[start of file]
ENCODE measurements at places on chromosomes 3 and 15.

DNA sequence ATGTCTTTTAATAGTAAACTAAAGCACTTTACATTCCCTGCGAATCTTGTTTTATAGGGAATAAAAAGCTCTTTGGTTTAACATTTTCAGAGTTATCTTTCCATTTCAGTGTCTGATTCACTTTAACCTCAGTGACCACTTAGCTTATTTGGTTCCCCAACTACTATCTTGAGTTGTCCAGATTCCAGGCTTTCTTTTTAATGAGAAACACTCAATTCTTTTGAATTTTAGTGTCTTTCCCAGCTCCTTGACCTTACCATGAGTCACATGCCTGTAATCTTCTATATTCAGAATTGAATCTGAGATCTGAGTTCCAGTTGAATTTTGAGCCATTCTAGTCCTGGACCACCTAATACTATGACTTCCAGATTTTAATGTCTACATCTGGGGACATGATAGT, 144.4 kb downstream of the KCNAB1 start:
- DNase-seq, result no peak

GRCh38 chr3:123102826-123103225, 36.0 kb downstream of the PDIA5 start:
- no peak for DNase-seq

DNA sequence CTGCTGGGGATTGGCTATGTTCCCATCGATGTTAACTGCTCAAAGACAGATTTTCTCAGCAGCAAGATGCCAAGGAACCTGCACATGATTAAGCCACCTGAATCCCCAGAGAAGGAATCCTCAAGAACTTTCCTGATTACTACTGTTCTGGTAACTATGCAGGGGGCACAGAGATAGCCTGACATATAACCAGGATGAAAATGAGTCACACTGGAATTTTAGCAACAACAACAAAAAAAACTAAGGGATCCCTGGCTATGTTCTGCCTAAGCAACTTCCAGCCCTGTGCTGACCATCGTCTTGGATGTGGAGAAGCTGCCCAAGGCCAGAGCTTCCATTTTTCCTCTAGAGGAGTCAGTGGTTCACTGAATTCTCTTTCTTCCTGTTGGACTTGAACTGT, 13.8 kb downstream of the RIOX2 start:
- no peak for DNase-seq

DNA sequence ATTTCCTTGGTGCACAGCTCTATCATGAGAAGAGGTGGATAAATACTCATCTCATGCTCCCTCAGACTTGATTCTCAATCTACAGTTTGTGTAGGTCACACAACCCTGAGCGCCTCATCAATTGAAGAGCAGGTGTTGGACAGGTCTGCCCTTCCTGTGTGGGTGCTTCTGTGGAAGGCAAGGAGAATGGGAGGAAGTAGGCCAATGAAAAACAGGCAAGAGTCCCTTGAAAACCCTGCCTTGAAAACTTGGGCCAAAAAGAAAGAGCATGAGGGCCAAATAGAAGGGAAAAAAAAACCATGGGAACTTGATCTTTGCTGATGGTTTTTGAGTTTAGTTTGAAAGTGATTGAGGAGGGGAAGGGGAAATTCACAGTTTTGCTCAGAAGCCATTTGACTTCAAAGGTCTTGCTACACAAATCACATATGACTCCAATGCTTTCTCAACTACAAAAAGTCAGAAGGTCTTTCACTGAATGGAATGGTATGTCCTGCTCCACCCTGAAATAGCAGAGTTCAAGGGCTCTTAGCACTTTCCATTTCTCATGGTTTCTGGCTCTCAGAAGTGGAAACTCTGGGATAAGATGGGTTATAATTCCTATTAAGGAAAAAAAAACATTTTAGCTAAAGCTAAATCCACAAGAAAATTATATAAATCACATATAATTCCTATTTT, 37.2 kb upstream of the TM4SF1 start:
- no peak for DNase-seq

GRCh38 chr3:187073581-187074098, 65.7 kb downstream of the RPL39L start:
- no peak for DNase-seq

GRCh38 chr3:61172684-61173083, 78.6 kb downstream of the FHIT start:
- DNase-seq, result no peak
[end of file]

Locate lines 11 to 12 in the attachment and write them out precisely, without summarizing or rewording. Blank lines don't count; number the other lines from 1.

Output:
- no peak for DNase-seq

GRCh38 chr3:61172684-61173083, 78.6 kb downstream of the FHIT start: